MOW author pic_cr suzanne swansonMaureen O’Leary Wanket is a writer and teacher living in Sacramento, California with her husband and two daughters. How To Be Manly is inspired by the humor and courage of the students she’s met in her classrooms over the past twenty years. She loves high school football, but only when she happens to teach at least half of the players on the field. Her short stories have appeared in Esopus, Xenith, Fiction at Work, Blood and Thunder, Musings on the Art of Medicine and Prick of the Spindle. Maureen writes articles about issues in education for local and national publications. She also muses about inspirations for a writer’s life in Friday Free Topic at http://maureenoleary.wordpress.com. How To Be Manly is her first novel. Find Maureen on: Twitter | Blog | Goodreads

INTERVIEW WITH THE AUTHOR:

Tell us about the thought process behind your book and what caused you to sit down and write it

The year I wrote How to Be Manly, I was teaching full time in a high school where most of my students were struggling to survive some pretty serious life issues.  I became a fan of the football team because so many of my students were players. They opened my eyes to how brave young people can be, especially in adversity.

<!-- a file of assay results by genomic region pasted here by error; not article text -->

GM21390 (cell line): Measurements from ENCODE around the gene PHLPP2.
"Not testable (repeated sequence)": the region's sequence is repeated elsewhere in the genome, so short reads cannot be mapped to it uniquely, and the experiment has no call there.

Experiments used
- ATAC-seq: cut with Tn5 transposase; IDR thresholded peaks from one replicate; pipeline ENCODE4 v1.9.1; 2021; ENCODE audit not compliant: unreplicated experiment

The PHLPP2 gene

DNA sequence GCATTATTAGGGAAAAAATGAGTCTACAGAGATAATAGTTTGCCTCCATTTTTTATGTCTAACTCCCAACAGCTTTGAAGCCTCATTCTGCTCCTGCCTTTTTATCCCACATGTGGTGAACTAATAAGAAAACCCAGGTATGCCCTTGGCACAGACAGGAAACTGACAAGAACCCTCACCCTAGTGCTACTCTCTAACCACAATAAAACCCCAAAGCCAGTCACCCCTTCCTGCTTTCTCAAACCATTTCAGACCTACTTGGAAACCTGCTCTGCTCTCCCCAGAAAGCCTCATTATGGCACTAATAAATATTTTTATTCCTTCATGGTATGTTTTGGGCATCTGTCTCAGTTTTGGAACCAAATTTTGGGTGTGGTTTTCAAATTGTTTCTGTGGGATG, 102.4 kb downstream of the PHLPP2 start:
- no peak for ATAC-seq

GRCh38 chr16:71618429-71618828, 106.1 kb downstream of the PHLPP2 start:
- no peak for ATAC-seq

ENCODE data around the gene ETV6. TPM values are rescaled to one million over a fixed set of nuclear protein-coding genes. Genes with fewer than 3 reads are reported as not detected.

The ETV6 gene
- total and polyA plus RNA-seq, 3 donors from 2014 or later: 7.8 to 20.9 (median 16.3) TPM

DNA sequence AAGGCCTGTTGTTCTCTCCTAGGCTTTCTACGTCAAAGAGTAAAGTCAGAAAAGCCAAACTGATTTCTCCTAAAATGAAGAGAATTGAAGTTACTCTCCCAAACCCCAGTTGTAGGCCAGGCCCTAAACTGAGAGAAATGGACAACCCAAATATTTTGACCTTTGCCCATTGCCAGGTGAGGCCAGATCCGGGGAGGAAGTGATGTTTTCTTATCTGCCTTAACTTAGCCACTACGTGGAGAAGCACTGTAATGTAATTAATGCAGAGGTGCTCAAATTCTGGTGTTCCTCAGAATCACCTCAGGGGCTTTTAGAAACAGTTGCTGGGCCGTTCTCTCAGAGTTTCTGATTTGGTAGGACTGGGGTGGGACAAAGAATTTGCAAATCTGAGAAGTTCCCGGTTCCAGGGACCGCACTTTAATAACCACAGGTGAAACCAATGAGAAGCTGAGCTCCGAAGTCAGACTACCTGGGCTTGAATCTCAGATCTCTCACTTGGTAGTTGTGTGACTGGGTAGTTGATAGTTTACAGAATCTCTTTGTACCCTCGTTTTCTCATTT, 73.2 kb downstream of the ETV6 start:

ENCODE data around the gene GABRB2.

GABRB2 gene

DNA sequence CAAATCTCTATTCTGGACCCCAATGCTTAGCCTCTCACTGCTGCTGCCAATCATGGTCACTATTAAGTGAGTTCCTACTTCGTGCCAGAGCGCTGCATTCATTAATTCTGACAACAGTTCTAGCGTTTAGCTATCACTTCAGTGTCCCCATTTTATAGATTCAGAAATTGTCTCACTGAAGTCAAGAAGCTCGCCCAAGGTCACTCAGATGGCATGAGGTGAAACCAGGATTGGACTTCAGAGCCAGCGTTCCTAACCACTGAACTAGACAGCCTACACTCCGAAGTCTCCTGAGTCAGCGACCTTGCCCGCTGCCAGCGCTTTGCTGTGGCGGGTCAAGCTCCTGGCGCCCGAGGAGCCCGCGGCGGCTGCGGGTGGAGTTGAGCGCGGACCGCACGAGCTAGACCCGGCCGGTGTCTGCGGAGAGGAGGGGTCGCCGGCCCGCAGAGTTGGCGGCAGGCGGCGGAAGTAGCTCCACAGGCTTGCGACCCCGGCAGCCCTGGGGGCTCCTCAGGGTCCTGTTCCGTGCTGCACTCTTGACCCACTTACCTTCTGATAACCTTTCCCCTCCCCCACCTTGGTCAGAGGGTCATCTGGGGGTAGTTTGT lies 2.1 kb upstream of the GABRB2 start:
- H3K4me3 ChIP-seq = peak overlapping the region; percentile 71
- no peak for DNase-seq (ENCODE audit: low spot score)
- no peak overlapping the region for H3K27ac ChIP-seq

How to Be Manly is in many ways a Recession-era novel.  As a school teacher over two decades, I’ve seen the way young people’s lives and perspectives have changed in hard economic times. I’ve seen many of my students think first of their families before themselves, which is what Matty in How to Be Manly does.  The character of Matty Sullivan isn’t based on one boy, but is a reflection of the courage and capacity for positive change I see in so many boys and girls.